"It's hard to watch Georgia move away from Ukraine in the context of NATO" - Former Georgian Ambassador to the European Union
Natalia Sabanadze about NATO
Natalia Sabanadze, former Georgian ambassador to the European Union and adviser to ex-Georgian Prime Minister Giorgi Gakharia on international issues, in an interview with the Palitranius program (Georgian Palitra TV channel) says that in the context of NATO, “it is hard to watch how Georgia is moving away from Ukraine” . By her own explanation, Georgia has now moved into the other camp.
According to the Frankfurter Allgemeine Zeitung, Georgian Prime Minister Irakli Garibashvili was not invited to the NATO summit in Vilnius because, by naming NATO as one of the main reasons for the war in Ukraine, the Georgian prime minister became, as the alliance explained to him, an “undesired guest.”
The fact that Georgia is not represented at the NATO summit in Vilnius is described by the German publication as a “symptom” of relations between Georgia and NATO.
According to the Frankfurter Allgemeine Zeitung, Garibashvili became an “undesired guest” after he called NATO and its expansion “one of the main reasons” for the outbreak of war in Ukraine in his speech at the Global Security Forum (GLOBSEC) in Bratislava.
According to the publication, this was a clear repetition of the Russian version of the war in Ukraine.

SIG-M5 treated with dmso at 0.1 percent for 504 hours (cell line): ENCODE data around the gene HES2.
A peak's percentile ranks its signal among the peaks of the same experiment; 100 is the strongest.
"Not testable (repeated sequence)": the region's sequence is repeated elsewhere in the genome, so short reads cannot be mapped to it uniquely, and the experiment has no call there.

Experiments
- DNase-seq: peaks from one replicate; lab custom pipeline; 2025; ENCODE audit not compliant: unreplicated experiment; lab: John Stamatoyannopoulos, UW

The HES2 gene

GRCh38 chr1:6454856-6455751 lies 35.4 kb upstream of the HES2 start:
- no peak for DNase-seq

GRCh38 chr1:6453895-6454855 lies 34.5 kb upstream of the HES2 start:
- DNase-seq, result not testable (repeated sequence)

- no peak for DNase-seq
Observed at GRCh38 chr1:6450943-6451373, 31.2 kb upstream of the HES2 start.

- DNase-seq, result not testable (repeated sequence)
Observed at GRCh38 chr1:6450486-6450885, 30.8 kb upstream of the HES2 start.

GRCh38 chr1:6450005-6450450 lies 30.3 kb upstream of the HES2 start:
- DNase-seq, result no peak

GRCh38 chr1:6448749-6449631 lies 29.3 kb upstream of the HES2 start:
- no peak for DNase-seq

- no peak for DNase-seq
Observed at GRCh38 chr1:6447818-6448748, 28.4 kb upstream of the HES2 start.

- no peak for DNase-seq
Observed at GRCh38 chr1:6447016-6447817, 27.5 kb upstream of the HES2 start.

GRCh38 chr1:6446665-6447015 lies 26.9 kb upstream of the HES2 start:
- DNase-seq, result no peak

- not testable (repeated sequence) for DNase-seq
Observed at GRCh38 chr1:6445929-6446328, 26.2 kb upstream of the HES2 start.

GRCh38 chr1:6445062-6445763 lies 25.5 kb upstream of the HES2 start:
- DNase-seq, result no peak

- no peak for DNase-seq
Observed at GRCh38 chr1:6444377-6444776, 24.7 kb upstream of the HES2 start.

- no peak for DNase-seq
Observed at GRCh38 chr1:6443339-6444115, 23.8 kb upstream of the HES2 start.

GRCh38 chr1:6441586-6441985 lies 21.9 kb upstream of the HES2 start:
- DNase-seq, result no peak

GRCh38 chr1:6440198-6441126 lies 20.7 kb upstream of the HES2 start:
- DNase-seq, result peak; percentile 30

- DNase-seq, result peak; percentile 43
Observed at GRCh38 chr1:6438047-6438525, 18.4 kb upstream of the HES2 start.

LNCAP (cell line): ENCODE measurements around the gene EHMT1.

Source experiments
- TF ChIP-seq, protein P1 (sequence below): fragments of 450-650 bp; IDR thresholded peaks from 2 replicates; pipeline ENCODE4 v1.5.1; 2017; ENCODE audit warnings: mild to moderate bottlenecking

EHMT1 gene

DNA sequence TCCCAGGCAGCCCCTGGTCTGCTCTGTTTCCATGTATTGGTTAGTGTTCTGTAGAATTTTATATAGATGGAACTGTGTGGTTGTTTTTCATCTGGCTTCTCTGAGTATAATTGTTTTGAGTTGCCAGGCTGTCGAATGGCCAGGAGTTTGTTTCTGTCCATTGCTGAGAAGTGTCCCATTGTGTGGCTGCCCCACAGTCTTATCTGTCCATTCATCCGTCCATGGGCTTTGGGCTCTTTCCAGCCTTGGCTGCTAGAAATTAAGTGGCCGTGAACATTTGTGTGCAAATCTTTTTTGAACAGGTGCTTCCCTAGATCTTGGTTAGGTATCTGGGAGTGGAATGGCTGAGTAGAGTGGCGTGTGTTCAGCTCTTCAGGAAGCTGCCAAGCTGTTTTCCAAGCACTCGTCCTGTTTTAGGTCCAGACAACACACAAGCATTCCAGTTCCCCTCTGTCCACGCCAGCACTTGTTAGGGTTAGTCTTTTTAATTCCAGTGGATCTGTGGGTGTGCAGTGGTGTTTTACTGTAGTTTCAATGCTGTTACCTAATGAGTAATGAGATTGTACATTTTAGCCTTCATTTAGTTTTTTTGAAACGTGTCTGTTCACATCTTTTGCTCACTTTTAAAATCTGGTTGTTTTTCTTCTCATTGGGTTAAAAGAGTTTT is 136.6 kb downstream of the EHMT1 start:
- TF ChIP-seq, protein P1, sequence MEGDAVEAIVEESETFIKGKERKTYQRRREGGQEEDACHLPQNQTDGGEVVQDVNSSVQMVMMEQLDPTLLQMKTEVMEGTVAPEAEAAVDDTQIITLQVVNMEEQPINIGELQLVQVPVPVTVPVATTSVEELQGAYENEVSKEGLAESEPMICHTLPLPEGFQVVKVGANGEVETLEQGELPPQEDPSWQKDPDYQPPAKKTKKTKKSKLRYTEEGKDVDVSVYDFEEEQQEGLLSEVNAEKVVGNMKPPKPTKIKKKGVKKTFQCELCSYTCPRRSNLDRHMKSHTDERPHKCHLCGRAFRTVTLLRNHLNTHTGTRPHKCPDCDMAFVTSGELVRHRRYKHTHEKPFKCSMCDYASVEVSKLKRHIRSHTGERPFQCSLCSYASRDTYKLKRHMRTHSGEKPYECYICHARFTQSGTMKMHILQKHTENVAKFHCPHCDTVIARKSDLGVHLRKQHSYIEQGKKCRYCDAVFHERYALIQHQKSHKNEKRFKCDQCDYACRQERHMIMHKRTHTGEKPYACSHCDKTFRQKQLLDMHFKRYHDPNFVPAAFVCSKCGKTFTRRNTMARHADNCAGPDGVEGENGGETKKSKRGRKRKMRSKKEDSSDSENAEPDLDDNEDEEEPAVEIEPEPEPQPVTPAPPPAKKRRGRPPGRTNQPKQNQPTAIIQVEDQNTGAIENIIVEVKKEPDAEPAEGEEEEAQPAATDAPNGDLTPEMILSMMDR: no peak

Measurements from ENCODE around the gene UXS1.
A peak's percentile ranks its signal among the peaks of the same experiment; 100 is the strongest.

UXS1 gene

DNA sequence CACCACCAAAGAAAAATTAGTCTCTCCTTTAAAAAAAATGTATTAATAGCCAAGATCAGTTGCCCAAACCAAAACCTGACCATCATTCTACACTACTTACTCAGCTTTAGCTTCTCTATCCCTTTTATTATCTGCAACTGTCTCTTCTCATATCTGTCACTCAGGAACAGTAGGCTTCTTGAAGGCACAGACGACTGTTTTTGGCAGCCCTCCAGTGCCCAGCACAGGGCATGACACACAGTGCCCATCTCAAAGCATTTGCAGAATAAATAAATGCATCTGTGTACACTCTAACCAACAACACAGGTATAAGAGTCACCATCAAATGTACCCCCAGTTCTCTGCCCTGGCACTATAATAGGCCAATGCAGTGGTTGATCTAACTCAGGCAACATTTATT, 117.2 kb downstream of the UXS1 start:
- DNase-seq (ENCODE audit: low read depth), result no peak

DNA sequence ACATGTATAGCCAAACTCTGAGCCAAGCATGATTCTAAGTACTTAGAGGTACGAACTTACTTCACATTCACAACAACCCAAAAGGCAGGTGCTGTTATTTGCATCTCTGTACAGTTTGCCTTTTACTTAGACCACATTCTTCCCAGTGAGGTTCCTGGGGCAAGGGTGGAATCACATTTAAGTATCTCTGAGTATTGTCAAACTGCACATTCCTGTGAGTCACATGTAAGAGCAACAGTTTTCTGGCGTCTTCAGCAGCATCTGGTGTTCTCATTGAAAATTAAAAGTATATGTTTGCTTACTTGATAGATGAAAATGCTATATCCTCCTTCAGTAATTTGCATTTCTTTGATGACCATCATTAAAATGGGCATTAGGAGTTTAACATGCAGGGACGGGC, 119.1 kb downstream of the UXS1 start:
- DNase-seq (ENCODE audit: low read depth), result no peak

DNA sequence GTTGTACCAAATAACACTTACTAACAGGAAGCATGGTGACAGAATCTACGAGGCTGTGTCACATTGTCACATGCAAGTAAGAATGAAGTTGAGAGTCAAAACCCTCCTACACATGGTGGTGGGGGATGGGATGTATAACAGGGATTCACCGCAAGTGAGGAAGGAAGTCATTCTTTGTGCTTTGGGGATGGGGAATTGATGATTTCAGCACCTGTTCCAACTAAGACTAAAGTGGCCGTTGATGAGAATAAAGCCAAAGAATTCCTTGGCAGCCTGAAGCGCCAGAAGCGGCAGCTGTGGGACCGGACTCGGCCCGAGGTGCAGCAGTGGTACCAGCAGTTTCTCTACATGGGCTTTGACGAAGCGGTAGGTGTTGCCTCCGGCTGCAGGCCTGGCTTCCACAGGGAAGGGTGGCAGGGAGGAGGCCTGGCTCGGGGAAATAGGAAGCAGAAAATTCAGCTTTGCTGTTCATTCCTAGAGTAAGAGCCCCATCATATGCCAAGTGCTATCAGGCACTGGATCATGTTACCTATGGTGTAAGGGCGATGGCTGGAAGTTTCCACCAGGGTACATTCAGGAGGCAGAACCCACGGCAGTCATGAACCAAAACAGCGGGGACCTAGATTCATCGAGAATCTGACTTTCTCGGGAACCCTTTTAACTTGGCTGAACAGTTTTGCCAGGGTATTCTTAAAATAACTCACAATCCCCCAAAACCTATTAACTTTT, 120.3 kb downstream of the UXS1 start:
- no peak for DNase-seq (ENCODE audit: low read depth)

“Our problem today is that we have lost too many friends. Today we have a different attitude towards the people who used to fight for us. Today we also gave a strange signal by sending the foreign minister [to Vilnius] and not attending [at the NATO summit] at a higher level.
Today, Georgia is actually not on the side of Ukraine. And although she speaks of moral support for Ukraine, she does not actually provide the support that is expected of her, and does not show that she is united with other partners. This is the diplomatic background, which probably made me leave Georgia.
We must not allow this. You can blame it on someone else, but I don’t think that would be right. It is especially difficult to watch how Georgia moves away from Ukraine in the context of NATO. We find ourselves next to Bosnia and Moldova, so to speak, we moved to another camp,” Sabanadze said.
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On July 11th, NATO released a communiqué summarizing the outcomes of the first day of the Vilnius Summit, in which it was noted that the alliance “reaffirms the decision made at the Bucharest Summit in 2008 that Georgia will become a member of the alliance – the Membership Action Plan (MAP) is an integral part of the process.”
The communiqué also states:
● To advance Georgia’s Euro-Atlantic aspirations, it must achieve progress in reforms, including key democratic reforms, and make maximum use of the Annual National Program.
● NATO firmly supports Georgia’s right to determine its own future and course of foreign policy without outside interference.
● NATO supports the territorial integrity and sovereignty of Georgia within internationally recognized borders.
● NATO calls on the Russian Federation to withdraw its troops, which it has stationed in Georgia without its consent.
● The alliance also calls on Russia to revoke its recognition of the regions of Georgia – Abkhazia and South Ossetia, cease the militarization of these regions, and halt attempts to establish borders and forcibly separate them from Georgia.